Security during opening hours requires the same kind of redundancy thinking, Cremers adds. “Burglar-proof display cases and secured hanging systems for paintings are of limited use unless supported by electronic alarms and vice versa.”
Redundancy thinking and integrated solutions are the cornerstones of Cremer’s advice when it comes to museum security. Firstly, he says, the organization must be reviewed according to a checklist that includes guards, visitor regulations, entrance checks, alarm response organization, layout of exhibitions and routing through the building. The latter refers to a system whereby the visitor is guided through the exhibit along a dedicated path, which not only enhances viewer experience but also counteracts quick getaways following smash-and-grab attempts.
In addition, a complete security solution should cover structural issues such as doors, locks, fences, bars, burglar-resistant glass and hanging systems. These are complemented by electronic solutions such as motion detection, infrared systems, sound alarms, CCTV (Closed Circuit Television) systems and RFID (Radio Frequency Identification) solutions which are applied to or incorporated into the work of art, in order to locate it if stolen.
CCTV plays a very important part in discouraging prospective burglars, Cremers says: “All museums should have identification cameras and monitors at each entrance. Visitors and staff entering and leaving the building are monitored via cameras. This setup must be accompanied by a monitor where the entrant clearly sees his or her image in a monitor. Thieves and robbers frequently pay a reconnoiter visit in advance. If they realize they have already been filmed they might be discouraged from any plans of thievery.”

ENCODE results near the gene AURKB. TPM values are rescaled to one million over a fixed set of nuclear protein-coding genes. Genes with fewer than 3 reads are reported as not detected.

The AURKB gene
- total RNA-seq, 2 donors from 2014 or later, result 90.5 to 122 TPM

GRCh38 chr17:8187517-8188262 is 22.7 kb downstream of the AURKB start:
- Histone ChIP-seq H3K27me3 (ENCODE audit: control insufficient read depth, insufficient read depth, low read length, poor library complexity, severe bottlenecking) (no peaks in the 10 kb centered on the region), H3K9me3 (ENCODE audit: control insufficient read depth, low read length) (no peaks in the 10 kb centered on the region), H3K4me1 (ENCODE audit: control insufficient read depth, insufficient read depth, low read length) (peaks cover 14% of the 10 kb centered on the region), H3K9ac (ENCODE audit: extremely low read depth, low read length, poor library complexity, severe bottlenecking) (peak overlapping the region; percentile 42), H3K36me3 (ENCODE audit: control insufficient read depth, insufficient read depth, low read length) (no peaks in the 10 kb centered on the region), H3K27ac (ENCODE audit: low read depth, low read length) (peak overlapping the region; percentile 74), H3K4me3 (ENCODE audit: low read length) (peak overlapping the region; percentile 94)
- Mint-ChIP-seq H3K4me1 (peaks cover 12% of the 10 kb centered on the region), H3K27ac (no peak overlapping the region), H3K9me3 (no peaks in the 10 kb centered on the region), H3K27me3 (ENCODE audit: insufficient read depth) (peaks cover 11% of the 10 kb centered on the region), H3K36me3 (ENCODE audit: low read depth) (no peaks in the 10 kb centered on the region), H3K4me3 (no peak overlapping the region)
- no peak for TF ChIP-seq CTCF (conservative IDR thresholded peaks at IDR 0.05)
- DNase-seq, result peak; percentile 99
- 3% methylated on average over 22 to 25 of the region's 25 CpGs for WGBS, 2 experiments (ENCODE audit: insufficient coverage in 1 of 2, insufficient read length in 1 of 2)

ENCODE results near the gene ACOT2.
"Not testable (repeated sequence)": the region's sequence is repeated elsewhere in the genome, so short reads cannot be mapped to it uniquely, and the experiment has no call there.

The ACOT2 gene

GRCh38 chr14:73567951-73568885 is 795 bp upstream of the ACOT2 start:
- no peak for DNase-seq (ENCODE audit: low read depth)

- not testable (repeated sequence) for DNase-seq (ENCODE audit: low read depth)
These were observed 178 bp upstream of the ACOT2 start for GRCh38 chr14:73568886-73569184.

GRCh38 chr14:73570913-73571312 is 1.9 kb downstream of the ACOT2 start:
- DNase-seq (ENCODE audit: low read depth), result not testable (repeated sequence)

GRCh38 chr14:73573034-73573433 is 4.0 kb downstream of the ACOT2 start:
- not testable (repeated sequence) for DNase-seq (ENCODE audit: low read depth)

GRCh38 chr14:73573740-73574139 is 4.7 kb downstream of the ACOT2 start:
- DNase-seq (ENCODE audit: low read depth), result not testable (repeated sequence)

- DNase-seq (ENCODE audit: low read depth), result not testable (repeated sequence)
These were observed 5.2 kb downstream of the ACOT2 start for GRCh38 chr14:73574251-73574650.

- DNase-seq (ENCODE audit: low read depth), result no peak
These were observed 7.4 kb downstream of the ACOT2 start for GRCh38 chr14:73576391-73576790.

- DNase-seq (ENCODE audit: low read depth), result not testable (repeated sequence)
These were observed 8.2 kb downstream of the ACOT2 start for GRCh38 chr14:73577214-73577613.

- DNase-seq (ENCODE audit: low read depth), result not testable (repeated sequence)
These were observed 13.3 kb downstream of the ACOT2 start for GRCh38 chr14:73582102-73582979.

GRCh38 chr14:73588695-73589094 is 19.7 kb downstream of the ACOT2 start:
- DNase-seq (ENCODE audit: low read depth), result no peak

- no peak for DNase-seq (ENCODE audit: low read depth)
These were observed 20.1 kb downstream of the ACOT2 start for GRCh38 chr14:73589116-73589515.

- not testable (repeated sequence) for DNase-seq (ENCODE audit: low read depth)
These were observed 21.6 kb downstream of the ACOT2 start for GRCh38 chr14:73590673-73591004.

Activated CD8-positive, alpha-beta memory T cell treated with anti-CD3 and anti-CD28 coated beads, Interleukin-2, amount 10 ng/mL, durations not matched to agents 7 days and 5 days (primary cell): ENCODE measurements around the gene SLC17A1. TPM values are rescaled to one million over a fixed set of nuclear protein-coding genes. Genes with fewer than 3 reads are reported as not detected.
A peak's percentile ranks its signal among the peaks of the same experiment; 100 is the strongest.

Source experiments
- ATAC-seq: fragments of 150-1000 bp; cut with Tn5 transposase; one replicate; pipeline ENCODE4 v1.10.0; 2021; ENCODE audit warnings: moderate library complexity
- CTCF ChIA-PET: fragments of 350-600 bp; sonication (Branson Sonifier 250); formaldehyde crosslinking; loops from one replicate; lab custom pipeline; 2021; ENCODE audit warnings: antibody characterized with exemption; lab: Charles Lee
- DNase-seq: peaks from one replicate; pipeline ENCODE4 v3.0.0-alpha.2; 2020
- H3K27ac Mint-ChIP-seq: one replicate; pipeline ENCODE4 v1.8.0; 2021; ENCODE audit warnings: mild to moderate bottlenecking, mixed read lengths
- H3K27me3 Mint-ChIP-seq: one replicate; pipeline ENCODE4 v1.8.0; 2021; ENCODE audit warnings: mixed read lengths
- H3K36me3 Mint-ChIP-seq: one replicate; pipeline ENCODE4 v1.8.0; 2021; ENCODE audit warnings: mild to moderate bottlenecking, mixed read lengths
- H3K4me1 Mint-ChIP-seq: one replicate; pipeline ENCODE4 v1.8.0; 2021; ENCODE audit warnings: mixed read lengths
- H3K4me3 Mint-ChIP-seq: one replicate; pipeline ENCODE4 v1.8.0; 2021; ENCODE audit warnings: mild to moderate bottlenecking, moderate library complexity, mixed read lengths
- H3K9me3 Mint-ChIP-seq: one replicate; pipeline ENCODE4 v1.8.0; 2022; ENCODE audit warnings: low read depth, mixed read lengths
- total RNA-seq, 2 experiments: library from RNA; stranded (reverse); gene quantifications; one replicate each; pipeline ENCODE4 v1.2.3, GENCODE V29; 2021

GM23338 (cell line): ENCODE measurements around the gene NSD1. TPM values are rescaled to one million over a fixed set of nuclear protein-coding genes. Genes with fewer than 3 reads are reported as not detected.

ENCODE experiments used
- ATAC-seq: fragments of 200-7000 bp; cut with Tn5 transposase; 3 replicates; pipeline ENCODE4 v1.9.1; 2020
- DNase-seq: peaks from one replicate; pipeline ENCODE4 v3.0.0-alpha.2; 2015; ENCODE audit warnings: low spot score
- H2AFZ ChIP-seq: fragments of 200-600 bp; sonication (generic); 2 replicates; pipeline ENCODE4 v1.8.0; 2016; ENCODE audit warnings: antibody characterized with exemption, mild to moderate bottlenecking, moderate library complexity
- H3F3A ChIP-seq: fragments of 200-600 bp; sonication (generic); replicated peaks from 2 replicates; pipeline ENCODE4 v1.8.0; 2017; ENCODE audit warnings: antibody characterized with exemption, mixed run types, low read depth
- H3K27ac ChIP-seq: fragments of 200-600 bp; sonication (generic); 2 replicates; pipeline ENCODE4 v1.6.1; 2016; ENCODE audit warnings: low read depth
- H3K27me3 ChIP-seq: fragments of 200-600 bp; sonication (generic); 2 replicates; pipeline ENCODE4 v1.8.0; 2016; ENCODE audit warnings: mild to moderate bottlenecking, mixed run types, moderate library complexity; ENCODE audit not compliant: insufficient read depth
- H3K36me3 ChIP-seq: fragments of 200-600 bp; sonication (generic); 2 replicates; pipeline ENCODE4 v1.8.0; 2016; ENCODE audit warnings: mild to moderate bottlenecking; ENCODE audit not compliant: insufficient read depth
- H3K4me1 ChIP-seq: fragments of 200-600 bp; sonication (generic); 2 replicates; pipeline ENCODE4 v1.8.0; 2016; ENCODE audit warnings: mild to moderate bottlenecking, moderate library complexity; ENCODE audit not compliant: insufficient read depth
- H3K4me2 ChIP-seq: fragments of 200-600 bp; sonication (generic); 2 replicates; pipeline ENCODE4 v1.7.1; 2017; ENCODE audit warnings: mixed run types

According to FBI statistics, between 70 and 80 percent of all solved theft cases involve insider participation of some kind, says Cremers drawing attention to an often overlooked source of crime. “I have been involved in risk assessments in over hundreds of museums over the past ten years, and it is quite astonishing how rarely the risk of insider participation is discussed.”
Museums and galleries seem to be facing a growing challenge with the rise in armed robbery over the past ten years. However, Cremers believes steps can be taken to fight this. “Security gates at the entrance, fixed routes, CCTV, display cases and exhibiting the paintings behind glass – which makes them heavy and difficult to handle – are a few of the techniques available to combat the growing violence,” he says.
Finally, what happened to the Munch paintings? They were both recovered in 2006 and the museum now sports security measures such as X-ray scanners, metal detectors, and security gates for visitors.
“All our paintings are now protected with security glass and they’re very properly attached to the walls, and of course we have guards and extra surveillance,” Jorun Christoffersen, head of marketing at the museum, told CNN. “We consider the paintings as safe to exhibit now.”